Institut for Forretningsudvikling og Teknologi

Contextualizing the Covid-19 pandemic for a carbon-constrained world: Insights for sustainability transitions, energy justice, and research methodology

Publikation: Bidrag til tidsskrift/Konferencebidrag i tidsskrift /Bidrag til avisTidsskriftartikelForskningpeer review

DOI

  • Benjamin K. Sovacool
  • Dylan Furszyfer Del Rio, University of Sussex, Queen's University Belfast
  • ,
  • Steve Griffiths, Khalifa University of Science and Technology

The global Covid-19 pandemic has rapidly overwhelmed our societies, shocked the global economy and overburdened struggling health care systems and other social institutions around the world. While such impacts of Covid-19 are becoming clearer, the implications of the disease for energy and climate policy are more prosaic. This Special Section seeks to offer more clarity on the emerging connections between Covid-19 and energy supply and demand, energy governance, future low-carbon transitions, social justice, and even the practice of research methodology. It features articles that ask, and answer: What are the known and anticipated impacts of Covid-19 on energy demand and climate change? How has the disease shaped institutional responses and varying energy policy frameworks, especially in Africa? How will the disease impact ongoing social practices, innovations and sustainability transitions, including not only renewable energy but also mobility? How might the disease, and social responses to it, exacerbate underlying patterns of energy poverty, energy vulnerability, and energy injustice? Lastly, what challenges and insights does the pandemic offer for the practice of research, and for future research methodology? We find that without careful guidance and consideration, the brave new age wrought by Covid-19 could very well collapse in on itself with bloated stimulus packages that counter sustainability goals, misaligned incentives that exacerbate climate change, the entrenchment of unsustainable practices, and acute and troubling consequences for vulnerable groups.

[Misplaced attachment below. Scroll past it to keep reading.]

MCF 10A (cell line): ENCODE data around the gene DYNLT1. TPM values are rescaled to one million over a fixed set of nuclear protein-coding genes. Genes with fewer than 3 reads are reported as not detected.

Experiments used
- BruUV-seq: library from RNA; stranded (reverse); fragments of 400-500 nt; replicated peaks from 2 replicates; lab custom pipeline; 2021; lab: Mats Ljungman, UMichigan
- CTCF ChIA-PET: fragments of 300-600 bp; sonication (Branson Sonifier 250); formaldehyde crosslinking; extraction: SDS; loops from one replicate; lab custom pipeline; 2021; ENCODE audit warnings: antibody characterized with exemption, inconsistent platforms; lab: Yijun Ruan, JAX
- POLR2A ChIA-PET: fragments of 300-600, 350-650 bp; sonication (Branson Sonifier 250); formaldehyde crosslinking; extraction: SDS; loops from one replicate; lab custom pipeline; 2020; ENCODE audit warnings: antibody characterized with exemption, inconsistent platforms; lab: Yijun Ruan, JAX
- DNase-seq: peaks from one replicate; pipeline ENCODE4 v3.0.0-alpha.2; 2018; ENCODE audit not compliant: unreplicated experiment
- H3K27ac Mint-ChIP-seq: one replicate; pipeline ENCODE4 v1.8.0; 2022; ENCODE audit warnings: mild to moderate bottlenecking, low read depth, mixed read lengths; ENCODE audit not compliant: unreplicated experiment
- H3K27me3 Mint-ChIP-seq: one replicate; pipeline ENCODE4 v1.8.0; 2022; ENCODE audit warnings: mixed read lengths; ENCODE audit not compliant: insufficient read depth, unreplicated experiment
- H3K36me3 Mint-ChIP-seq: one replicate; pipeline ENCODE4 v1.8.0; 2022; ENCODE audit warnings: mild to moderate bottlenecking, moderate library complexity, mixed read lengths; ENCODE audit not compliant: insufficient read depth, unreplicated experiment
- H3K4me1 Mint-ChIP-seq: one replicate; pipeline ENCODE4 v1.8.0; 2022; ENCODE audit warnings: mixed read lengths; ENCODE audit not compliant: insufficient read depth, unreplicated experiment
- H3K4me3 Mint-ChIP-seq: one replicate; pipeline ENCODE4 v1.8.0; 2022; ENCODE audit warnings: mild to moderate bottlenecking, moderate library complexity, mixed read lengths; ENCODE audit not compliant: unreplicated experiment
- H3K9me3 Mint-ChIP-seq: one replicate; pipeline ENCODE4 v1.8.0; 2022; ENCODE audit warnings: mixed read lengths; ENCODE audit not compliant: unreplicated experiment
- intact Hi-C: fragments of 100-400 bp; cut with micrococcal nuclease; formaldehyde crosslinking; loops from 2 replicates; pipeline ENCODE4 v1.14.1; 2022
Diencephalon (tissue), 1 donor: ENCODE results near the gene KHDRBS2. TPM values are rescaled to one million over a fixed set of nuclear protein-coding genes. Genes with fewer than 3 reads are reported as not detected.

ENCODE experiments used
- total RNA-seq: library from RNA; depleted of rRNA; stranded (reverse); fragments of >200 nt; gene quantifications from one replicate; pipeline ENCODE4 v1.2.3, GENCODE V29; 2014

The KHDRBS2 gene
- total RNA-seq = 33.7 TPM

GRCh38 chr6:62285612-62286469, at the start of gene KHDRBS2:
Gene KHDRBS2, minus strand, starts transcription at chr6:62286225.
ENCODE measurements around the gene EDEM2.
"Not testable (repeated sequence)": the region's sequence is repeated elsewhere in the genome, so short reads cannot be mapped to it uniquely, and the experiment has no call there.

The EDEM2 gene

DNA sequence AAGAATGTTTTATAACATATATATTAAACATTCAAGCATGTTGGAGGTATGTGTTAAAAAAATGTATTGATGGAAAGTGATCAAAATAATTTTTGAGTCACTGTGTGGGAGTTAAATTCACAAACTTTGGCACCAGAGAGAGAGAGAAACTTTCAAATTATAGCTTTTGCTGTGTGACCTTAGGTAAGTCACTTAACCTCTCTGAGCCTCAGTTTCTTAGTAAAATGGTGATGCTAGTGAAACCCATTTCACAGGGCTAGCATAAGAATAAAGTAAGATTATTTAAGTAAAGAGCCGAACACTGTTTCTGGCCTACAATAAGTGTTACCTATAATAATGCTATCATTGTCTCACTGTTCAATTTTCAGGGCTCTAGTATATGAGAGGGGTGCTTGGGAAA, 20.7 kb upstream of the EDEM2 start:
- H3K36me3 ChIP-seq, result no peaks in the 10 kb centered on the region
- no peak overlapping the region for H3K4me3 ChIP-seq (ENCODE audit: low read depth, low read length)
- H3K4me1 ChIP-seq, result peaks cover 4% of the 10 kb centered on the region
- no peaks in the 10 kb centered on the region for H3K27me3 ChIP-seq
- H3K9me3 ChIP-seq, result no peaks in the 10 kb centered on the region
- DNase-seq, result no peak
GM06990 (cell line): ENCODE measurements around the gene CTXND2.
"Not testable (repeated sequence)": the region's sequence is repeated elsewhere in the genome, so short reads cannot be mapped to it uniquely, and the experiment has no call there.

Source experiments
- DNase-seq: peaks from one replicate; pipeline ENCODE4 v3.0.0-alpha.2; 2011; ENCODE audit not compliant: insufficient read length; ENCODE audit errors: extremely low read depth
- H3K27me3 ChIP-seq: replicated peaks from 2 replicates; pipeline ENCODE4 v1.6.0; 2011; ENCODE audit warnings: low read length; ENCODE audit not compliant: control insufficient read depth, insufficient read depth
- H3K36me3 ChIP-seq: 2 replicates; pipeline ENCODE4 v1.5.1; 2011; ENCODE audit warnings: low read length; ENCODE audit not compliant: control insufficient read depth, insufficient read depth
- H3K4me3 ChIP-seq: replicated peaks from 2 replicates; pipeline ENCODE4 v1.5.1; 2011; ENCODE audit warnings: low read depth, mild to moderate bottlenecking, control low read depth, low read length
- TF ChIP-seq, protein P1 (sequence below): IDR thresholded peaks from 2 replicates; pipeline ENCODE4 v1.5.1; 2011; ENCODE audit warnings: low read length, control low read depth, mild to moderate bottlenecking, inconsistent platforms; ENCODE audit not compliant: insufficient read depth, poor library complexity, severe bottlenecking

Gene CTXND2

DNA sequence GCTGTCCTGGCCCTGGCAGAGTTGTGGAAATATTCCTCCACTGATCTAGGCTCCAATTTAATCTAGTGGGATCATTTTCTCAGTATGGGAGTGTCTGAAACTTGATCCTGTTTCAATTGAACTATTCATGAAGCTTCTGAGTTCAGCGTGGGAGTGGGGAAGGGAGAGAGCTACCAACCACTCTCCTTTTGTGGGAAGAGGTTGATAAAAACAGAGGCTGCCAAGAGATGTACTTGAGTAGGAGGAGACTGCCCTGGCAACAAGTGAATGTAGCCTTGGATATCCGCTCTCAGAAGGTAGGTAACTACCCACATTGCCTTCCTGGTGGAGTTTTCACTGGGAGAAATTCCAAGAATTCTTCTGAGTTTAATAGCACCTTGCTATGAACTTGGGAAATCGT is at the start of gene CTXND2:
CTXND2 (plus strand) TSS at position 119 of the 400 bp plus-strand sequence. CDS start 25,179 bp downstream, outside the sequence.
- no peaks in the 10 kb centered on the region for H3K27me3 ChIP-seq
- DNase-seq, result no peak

OriginalsprogEngelsk
Artikelnummer101701
TidsskriftEnergy Research and Social Science
Vol/bind68
ISSN2214-6296
DOI
StatusUdgivet - okt. 2020

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